Follow me Ever wondered about people complaining that they got weird attachment with your email named WinMail.dat, they even try to open it but it didn’t open, actually they didn’t have a program capable to open that file. It was the Job of their email client (Mac Mail, Mozilla Opera) whatever they were using and that’s the sole reason that it removed all the styling which you did in your brand new Microsoft outlook and attached it as a strange file called WinMail.dat and presented the user with a dull  text only email. Here is what Microsoft says about it: By default, email messages that are sent from Exchange Online in Office 365/Outlook 2013/Microsoft Exchange Server use the Transport Neutral Encapsulation Format (TNEF) format. Messaging systems that aren’t based on Microsoft Exchange may be unable to interpret messages that use this rich text format. If the recipient’s messaging system can’t process this format, a file attachment that’s called Winmail.dat is added to the message. So now that we know about the issue lets talk about the solution. Well as we have already explained that the issue is not with your computer but with the outdated email client that Recipient using. What needs to be done is that you send him an email in plain text which his email client can understand.  So we have a couple of options here. If the recipient is someone to whom everyone (in your company) sends email and its an issue with everyone then we can do a change on the exchange server itself or if its only your problem then you can make...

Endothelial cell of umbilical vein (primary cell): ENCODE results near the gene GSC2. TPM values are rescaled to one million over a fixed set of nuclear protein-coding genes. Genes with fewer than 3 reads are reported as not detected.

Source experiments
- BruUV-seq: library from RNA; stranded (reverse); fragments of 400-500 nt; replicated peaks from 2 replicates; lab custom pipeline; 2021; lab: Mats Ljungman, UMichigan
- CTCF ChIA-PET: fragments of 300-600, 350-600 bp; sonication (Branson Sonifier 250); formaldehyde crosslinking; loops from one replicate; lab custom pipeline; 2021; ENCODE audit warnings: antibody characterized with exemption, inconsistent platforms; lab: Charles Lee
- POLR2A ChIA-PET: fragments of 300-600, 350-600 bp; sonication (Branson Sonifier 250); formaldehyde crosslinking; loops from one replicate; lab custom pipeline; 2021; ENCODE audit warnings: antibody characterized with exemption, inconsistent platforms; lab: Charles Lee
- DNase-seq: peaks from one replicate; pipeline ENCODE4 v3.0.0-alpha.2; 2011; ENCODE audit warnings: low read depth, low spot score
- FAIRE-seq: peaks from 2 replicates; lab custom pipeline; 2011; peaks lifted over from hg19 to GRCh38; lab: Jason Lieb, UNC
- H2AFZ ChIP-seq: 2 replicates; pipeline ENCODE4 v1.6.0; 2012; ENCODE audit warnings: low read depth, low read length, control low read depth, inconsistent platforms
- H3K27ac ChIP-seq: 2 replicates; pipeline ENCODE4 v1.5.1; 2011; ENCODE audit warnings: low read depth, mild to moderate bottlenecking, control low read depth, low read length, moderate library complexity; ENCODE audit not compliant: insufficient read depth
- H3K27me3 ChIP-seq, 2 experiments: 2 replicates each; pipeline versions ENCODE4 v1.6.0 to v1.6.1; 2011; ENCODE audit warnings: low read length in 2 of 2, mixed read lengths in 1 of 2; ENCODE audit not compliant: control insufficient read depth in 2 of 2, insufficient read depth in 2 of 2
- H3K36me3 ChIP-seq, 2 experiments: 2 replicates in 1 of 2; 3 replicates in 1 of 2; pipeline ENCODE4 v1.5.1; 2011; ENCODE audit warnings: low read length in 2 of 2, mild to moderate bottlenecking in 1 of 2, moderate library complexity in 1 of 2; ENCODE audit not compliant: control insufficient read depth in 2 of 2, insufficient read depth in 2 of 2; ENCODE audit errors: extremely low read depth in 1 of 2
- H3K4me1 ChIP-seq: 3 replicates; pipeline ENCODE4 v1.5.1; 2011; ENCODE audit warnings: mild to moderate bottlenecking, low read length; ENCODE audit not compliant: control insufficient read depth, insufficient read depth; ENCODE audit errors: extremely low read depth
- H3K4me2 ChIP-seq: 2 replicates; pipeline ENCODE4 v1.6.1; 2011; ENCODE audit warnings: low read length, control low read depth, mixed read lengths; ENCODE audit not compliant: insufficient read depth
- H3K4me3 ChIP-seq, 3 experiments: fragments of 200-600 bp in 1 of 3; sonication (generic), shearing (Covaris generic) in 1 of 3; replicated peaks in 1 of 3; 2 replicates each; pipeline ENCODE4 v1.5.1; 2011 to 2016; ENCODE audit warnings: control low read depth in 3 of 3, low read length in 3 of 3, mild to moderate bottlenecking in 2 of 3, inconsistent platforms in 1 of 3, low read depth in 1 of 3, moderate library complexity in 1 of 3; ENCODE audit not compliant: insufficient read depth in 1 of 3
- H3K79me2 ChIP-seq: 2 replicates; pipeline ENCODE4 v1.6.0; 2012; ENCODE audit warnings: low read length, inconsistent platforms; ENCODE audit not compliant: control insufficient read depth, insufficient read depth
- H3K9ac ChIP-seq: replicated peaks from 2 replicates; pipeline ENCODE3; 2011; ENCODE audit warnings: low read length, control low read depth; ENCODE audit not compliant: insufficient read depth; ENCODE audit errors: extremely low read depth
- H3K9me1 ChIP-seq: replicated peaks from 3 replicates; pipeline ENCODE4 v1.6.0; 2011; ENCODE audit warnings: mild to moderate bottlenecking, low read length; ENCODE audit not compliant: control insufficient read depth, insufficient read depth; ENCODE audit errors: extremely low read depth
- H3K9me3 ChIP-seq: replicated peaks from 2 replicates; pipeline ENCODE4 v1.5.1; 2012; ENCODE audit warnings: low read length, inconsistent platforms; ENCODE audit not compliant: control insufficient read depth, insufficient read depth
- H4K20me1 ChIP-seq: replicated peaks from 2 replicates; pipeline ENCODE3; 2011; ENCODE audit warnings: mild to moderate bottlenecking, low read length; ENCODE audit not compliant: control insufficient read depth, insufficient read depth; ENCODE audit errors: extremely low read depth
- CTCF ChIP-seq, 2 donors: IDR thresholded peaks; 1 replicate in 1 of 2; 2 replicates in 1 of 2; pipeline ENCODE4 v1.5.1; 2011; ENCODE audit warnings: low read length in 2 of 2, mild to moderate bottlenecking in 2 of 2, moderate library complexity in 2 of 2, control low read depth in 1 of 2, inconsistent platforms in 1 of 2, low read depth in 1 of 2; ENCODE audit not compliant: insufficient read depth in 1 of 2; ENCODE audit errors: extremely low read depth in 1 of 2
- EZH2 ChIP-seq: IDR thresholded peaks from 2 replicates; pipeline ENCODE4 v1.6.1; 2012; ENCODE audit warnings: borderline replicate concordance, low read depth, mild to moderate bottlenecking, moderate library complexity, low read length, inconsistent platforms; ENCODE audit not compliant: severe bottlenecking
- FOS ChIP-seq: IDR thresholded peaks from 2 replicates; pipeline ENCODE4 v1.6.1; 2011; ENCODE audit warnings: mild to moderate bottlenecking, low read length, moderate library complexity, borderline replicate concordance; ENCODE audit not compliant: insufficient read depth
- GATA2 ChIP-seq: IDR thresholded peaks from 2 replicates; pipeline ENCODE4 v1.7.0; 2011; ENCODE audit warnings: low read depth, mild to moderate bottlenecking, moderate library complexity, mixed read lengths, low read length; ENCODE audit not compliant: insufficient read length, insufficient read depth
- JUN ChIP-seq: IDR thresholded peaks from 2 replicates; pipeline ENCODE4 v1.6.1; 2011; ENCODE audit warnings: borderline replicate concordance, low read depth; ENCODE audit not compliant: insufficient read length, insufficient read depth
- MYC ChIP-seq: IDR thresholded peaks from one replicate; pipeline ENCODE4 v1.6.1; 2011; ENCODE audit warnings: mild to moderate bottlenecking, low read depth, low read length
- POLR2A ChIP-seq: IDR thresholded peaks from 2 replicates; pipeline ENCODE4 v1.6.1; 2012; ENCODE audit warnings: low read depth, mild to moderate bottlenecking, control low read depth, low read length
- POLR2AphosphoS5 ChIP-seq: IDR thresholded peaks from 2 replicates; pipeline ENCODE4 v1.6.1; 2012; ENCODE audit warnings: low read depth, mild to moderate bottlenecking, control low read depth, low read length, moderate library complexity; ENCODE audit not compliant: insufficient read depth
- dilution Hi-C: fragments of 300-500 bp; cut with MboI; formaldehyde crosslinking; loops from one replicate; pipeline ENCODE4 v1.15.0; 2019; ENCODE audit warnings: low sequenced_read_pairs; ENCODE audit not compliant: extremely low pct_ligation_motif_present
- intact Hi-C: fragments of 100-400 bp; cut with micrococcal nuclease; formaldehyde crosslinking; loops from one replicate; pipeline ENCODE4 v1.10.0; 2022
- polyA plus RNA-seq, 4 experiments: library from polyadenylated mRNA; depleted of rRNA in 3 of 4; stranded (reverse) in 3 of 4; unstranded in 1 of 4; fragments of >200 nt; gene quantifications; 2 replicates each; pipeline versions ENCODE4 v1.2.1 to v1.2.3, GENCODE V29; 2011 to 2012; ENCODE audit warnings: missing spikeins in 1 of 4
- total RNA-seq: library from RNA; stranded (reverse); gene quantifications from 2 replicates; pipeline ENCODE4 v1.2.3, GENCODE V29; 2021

The application experienced an internal error loading the SSL libraries

Follow me We do quite few Office 365 migrations, In past month or so we noticed that some users have started to complain about Outlook 2013 throwing a security alert on start-up stating “The application experienced an internal error loading the SSL libraries”.   With some quick research we have found out that it is actually some bug with Microsoft Outlook 2013 where it gives this error when you domain website (given that it shares the same name as your SMTP domain) doesn’t run on SSL or has Bad/Expired/Un-trusted SSL certificate. Outlook Uses various AutoDiscover processes to query an Exchange email account connection information, one of them is also Domain name lookup, so if you website name is same as your email SMTP domain name then Outlook can look that up.  However this never used to pop-up with this warning message until recently. One solution to the issue is to get your website on SSL with a good third-party certificate but it not something very acceptable to me, I don’t care if my website has a SSL cert or not than why is outlook bothered with it.  MS is working on a solution to the problem but in the mean while you can create the following registry entry on the problem PC to suppress this warning message For Outlook 2013 Create or import the following key: HKEY_CURRENT_USER\Software\Microsoft\Office\15.0\Outlook\AutoDiscover “ExcludeHttpsRootDomain”=dword:00000001 For Outlook 2010 Create or import the following key: HKEY_CURRENT_USER\Software\Microsoft\Office\14.0\Outlook\AutoDiscover “ExcludeHttpsRootDomain”=dword:00000001   Hope this article helped you to fix the quick issue at hand, for more support options visit here Follow...

View Office 365 License / Plan information via PowerShell

This article provides the step-by-step procedure to check the type of licenses you have in your Office 365 plan. This information is required if you are planning to add individual or bulk users on Office 365 via PowerShell and License them as well. First you’ll need to connect to your Office 365 Portal via PowerShell. Connect to Office 365 via PowerShell To get Plan/License Information, run the following command: Get-MsolAccountSku As shown in the image below, AccountSkuID is the type of License assigned to your Organization. If you have multiple type of Office 365 License, than they all will be listed here. You can use tho information when you configure a new user on Office 365 Portal via PowerShell to assign it to the user. Please do not forget to share your feedback, or ask a question by clicking here.   Follow...